Food is more than mere nutrition; food is medicine. The quality of “you” will be reflected in the quality of fuel you choose to power yourself with. No where is this more pronounced but in one’s teeth – a mirror to the nutrition you have chosen. My mom was raised on homemade foods, grown/raised on the family farm and has all her own teeth with minimal decay; my father-in-law was raised in Brooklyn, NYC on a typical American processed food diet and had to eventually have all his teeth pulled and now deals with painful dentures. The geriatric nurse tells me very few seniors have their own teeth, and the processed food with loads of added sugar is the reason. They are both the same age. Our daughter who was only fed “homemade” food, including “baby food” (I just pureed whatever we were eating, and fed it to her …) has excellent dentition and no need to have her wisdom teeth removed, as is now typical of children of a modern, processed Western diet.

      http://www.westonaprice.org/health-topics/ancient-dietary-wisdom-for-tomorrows-children/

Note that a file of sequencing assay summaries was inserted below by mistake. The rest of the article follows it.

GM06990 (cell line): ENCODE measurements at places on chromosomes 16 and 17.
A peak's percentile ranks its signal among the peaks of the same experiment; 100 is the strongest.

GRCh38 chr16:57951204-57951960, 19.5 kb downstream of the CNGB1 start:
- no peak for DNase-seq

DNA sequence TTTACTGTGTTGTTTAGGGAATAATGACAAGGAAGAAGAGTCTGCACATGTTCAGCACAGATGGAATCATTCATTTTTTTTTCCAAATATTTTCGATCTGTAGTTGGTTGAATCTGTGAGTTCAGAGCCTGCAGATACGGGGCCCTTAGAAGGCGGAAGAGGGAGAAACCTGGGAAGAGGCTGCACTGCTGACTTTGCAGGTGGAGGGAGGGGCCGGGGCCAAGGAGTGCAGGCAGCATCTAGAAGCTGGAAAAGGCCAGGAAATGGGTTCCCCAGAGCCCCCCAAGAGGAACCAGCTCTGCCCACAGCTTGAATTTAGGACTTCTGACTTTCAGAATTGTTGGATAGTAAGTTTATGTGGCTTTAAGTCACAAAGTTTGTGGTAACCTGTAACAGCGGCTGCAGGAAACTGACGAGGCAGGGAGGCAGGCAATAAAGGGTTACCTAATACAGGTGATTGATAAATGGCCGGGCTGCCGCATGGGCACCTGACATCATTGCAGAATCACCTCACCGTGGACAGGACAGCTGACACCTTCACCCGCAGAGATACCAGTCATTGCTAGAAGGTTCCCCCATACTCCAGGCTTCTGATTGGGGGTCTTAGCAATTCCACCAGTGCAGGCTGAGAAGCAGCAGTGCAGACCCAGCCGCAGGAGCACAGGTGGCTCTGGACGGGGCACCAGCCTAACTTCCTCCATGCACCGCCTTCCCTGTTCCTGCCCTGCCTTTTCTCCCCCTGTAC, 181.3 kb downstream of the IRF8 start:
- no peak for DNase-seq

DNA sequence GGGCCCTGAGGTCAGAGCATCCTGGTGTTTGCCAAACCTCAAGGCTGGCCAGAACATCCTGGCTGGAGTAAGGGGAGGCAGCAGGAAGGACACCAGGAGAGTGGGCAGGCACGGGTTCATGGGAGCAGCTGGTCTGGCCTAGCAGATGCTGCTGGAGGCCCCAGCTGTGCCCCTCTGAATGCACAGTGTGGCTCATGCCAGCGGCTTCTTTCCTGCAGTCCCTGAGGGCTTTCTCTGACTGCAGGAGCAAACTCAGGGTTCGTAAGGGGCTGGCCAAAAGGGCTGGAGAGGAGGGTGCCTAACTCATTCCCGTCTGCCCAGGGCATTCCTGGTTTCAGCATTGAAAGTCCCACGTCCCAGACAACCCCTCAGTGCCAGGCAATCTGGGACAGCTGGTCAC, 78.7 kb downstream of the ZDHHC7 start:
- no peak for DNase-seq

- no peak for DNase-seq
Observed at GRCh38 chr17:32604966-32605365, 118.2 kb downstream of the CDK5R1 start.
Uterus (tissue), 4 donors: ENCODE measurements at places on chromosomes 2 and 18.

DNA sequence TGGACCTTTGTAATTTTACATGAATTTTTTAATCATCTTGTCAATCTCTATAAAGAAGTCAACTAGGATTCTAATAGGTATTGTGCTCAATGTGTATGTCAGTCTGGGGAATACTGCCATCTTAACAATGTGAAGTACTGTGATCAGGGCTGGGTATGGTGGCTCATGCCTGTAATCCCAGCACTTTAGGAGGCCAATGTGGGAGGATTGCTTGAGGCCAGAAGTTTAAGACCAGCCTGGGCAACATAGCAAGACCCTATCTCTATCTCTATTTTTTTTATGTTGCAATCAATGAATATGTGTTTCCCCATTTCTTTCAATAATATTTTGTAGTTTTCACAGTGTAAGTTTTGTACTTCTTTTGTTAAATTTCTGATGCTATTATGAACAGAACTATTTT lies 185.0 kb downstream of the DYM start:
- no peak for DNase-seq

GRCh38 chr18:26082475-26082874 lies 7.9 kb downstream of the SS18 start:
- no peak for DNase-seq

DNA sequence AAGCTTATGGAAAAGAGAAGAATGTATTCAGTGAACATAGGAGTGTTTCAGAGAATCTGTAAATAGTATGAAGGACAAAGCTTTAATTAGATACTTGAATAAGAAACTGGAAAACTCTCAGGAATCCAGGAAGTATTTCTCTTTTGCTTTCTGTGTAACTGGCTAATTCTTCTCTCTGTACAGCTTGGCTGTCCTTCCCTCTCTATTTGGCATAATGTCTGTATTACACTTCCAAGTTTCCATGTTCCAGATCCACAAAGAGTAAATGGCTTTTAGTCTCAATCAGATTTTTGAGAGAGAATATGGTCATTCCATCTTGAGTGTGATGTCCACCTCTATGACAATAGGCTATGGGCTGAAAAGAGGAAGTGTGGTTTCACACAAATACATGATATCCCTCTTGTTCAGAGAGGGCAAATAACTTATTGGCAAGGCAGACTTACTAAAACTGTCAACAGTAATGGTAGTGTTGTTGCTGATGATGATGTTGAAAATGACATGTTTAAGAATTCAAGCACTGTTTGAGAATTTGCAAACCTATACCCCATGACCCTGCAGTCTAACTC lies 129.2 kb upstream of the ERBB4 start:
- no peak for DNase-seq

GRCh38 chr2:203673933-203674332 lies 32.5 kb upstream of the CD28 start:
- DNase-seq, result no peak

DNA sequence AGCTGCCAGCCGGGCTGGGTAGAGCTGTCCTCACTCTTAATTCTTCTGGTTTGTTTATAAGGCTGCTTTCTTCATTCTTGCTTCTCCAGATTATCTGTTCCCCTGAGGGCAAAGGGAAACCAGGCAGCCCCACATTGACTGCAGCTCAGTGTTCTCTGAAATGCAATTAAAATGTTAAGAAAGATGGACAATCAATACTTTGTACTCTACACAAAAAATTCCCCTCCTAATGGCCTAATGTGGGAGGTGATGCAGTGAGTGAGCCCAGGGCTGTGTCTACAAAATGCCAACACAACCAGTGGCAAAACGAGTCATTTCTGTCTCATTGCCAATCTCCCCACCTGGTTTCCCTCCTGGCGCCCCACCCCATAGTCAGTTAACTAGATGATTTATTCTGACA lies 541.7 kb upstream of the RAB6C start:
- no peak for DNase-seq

And as others have said, there is no comparison with taste and/or enjoyment.
      Your mileage, clearly, will vary. Perhaps you don’t know what you are missing.

  2. Start with water bath canning, whole lot simpler and also rewarding. Make your own stuff. I’m just now finishing up last years jams n jellies. Tastes 100X better than store stuff. Get outside when the berries ripen in the fall spend a day gathering. You’ll be shocked what you can get for free in a couple hours. I haven’t tackled pressure canning. I’m heading to dehydrating next.

    • Buy a pressure canner. They can be used for water bath as well. Saves $$ in the long run.

    • Hi Tom,
      Water bath canning is easier, but you can not safely preserve meats or many low acid foods using hot water bath canning. Pressure canning is the only safe method.

    • Mephistopheles

      I went the opposite route: I started pressure canning low-acid food, then went to water bath canning. They are really about the same in terms of difficulty. The real difference is processing time and attention to ensuring your canner maintains correct pressure for the entirety of processing. Other than that, the idea is the same.

      I dehydrate my own jerky and have done fruits and vegetables, too. There’s nothing like home cooking.

  3. Iceni26AD

    Pressure canning is very simple as well. Follow directions.